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BUTNER — After a contentious public hearing, the South Granville Water and Sewer Authority passed its 2019-20 budget ordinance and rate schedule at its Tuesday meeting.
The budget raises water and sewer revenues by 20 percent and 17 percent respectively though rates charged to customers within the service area. The benchmark of 4,200 gallons per month for residential customers would remain the same.
Interim SGWASA Executive Director Michael Felts delivered the budget message before the public hearing on the matter.
“The budget ordinance contains the necessary approbations for revenues and expenditures,” Felts said. “It includes water revenues of $4.8 million, wastewater revenues of $7.6 million, non-billing revenue of $227,000, interest income of $275,000 and a fund balance approbation of $529,996.”
Felts added that the budget includes funding for implication of a payroll study should the board choose to do so, but the action must be approved separately and a presentation for it is scheduled for the June meeting. The budget also adds one new position of HR officer/administrative assistant.
During the public hearing, several citizens voiced concern over the budget and increase in rates charged.
“I’m very upset of how the rate increase became tied to the budget,” said Butner resident Lyne Bailey. “You’re effectively using this rate increase to subsidize any shortfall in the budget. I request the board to make a separate resolution for the increase in any rates rather than tie it into the budget.”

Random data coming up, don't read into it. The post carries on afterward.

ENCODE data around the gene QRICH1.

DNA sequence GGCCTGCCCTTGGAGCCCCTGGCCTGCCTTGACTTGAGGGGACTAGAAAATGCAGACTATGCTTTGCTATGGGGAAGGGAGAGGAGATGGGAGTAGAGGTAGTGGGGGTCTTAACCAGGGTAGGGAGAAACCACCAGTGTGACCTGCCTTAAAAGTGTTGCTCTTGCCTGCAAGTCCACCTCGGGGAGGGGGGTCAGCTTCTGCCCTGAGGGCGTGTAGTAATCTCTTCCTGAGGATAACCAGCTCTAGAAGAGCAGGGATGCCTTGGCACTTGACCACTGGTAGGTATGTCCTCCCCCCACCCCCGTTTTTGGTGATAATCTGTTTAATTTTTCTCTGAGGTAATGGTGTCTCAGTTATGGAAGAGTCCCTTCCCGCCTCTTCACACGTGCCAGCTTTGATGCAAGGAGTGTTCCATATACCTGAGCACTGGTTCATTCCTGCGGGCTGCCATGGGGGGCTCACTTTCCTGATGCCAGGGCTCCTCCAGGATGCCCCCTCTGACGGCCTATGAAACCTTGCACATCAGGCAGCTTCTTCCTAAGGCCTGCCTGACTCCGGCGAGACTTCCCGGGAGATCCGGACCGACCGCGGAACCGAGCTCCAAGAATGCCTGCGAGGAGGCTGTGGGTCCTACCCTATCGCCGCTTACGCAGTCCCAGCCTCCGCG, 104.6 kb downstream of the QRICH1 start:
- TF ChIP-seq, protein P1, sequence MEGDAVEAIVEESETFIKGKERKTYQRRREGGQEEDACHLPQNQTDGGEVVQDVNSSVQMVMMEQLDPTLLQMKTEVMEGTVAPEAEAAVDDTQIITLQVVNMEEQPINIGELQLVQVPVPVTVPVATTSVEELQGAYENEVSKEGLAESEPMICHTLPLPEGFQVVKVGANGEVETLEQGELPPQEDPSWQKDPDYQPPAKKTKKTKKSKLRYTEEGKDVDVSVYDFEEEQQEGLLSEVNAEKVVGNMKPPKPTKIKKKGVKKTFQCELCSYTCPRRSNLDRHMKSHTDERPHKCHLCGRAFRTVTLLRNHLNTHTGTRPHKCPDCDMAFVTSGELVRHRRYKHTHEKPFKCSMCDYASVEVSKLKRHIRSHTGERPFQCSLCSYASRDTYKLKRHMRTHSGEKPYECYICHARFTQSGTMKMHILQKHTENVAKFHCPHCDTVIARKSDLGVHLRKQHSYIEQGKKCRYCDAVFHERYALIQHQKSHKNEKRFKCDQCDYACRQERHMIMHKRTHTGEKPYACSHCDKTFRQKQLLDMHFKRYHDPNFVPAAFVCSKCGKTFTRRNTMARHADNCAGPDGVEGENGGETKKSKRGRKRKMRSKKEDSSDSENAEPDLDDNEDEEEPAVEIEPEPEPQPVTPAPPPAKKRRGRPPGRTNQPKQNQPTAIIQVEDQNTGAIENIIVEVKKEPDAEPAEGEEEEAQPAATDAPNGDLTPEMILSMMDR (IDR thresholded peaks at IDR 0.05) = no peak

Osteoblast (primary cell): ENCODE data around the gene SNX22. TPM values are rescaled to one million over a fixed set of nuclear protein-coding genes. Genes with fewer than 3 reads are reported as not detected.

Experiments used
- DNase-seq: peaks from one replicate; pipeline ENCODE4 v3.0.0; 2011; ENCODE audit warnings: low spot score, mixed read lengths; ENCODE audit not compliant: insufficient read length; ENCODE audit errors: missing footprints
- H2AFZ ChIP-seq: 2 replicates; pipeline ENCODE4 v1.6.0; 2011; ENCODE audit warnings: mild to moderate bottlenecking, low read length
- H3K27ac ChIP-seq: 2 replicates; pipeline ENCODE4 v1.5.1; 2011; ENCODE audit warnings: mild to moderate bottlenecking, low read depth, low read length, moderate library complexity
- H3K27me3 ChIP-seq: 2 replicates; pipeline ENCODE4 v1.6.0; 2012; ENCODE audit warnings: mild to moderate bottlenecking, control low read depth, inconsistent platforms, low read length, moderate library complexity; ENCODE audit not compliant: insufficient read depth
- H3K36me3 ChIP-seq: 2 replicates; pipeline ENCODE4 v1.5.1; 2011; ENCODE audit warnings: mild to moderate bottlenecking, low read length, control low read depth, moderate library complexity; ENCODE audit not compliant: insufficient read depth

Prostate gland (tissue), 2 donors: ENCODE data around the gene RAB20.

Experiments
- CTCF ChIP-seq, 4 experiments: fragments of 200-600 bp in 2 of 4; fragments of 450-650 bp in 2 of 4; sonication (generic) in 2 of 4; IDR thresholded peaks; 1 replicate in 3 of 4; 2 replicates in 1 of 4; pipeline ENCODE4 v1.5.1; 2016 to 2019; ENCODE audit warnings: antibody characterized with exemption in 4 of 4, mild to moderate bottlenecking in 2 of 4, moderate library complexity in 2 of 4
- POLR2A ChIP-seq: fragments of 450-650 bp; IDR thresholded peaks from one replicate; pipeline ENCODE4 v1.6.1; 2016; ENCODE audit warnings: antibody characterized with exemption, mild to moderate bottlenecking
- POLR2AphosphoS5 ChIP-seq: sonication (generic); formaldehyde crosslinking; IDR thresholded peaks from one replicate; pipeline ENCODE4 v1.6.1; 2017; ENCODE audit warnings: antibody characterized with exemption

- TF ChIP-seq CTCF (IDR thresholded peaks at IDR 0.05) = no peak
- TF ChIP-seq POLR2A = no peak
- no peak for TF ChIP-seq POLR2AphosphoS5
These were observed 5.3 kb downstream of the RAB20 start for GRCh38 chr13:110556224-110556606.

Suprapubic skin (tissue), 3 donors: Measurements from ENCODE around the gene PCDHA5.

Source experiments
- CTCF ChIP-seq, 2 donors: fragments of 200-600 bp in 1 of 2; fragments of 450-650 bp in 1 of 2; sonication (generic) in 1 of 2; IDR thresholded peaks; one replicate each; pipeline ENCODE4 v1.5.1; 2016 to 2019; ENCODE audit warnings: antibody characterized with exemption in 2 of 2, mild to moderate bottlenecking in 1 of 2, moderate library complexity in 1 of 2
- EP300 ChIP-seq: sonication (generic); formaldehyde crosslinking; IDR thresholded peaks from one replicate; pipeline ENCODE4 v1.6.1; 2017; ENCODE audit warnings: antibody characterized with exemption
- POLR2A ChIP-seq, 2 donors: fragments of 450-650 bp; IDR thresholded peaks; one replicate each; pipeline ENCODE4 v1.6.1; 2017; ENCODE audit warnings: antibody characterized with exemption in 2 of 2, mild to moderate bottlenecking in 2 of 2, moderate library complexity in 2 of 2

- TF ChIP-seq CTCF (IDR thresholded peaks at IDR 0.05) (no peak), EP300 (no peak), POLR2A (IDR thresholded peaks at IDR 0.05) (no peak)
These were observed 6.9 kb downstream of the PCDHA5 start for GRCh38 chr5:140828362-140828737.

Ricky Campbell echoed concerns about the rate increases coming at a time when there is continued skepticism of water quality within the coverage area.
“You can’t balance these budgets on a residential customers of Butner,” Campbell said. “Or what you’re going to have is no development and you’re going to have people leaving Butner if this is not straightened out.”
Stem resident Tonya Gooch said increasing rates on what she describes as suboptimal water was an outrage.
“I hope this town doesn’t grow because you’re getting people in here that have no idea of the problems we have,” Gooch said. “And they’re buying houses and getting [water quality] letters in the mail we did. I’ve been here for 15 years. I enjoy where I live but I hate the water. I’m trying to get my house ready to sell because I’m scared to death when I turn my faucet on and see the discoloration in my bathtub, my sink and my washer.”
Before the board’s vote, chairman Edgar Smoak said the board is legally required by state law to draft a budget based on customers paying rates for water and sewer services.
“By law, we don’t have any choice in this, but by law we must make our rates equal to the cost of doing business. That’s how we come up with our budget every year,” Smoak said.
The ordinance passed unanimously.
In other business, the board also approved a contract for Oxford-based Winston, Williams, Creech, Evans and Company for audit services for 2019-20. The contract is for a “yellow book” audit since SGWASA will not receive federal funds over $750,000 that would trigger a single audit. The contract could be amended for a single audit if FEMA funding for Butner’s Veazey Road project is received.
The next regular SGWASA meeting is scheduled for June 11 at 6 p.m. in the main meeting room of Butner Town Hall, 415 Central Ave.